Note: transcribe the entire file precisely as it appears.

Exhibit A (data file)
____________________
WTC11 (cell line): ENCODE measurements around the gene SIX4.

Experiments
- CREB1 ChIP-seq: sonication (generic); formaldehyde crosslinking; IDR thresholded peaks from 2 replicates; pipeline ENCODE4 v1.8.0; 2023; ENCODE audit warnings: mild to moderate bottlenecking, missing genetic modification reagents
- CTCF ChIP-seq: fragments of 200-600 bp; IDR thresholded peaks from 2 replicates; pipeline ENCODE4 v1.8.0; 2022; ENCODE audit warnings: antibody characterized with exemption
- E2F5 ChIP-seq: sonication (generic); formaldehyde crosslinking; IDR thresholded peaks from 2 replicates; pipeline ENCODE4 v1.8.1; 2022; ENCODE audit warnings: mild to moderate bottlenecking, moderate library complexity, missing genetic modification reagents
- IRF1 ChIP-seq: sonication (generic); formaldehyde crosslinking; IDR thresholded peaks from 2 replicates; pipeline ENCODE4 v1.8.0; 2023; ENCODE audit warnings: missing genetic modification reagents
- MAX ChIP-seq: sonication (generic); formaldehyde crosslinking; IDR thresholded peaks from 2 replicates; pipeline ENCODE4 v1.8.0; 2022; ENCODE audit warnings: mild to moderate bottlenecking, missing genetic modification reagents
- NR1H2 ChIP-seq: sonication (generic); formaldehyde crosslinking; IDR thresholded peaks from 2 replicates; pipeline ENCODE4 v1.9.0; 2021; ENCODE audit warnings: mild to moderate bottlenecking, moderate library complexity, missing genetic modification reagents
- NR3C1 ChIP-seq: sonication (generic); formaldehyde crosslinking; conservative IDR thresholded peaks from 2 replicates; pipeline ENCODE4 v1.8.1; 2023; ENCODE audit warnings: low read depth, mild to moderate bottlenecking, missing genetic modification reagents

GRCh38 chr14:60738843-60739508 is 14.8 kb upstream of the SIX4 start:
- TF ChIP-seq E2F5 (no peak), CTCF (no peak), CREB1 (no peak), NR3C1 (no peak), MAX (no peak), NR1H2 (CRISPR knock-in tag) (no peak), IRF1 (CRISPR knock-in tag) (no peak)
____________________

WTC11 (cell line): ENCODE measurements around the gene SIX4.

Experiments
- CREB1 ChIP-seq: sonication (generic); formaldehyde crosslinking; IDR thresholded peaks from 2 replicates; pipeline ENCODE4 v1.8.0; 2023; ENCODE audit warnings: mild to moderate bottlenecking, missing genetic modification reagents
- CTCF ChIP-seq: fragments of 200-600 bp; IDR thresholded peaks from 2 replicates; pipeline ENCODE4 v1.8.0; 2022; ENCODE audit warnings: antibody characterized with exemption
- E2F5 ChIP-seq: sonication (generic); formaldehyde crosslinking; IDR thresholded peaks from 2 replicates; pipeline ENCODE4 v1.8.1; 2022; ENCODE audit warnings: mild to moderate bottlenecking, moderate library complexity, missing genetic modification reagents
- IRF1 ChIP-seq: sonication (generic); formaldehyde crosslinking; IDR thresholded peaks from 2 replicates; pipeline ENCODE4 v1.8.0; 2023; ENCODE audit warnings: missing genetic modification reagents
- MAX ChIP-seq: sonication (generic); formaldehyde crosslinking; IDR thresholded peaks from 2 replicates; pipeline ENCODE4 v1.8.0; 2022; ENCODE audit warnings: mild to moderate bottlenecking, missing genetic modification reagents
- NR1H2 ChIP-seq: sonication (generic); formaldehyde crosslinking; IDR thresholded peaks from 2 replicates; pipeline ENCODE4 v1.9.0; 2021; ENCODE audit warnings: mild to moderate bottlenecking, moderate library complexity, missing genetic modification reagents
- NR3C1 ChIP-seq: sonication (generic); formaldehyde crosslinking; conservative IDR thresholded peaks from 2 replicates; pipeline ENCODE4 v1.8.1; 2023; ENCODE audit warnings: low read depth, mild to moderate bottlenecking, missing genetic modification reagents

GRCh38 chr14:60738843-60739508 is 14.8 kb upstream of the SIX4 start:
- TF ChIP-seq E2F5 (no peak), CTCF (no peak), CREB1 (no peak), NR3C1 (no peak), MAX (no peak), NR1H2 (CRISPR knock-in tag) (no peak), IRF1 (CRISPR knock-in tag) (no peak)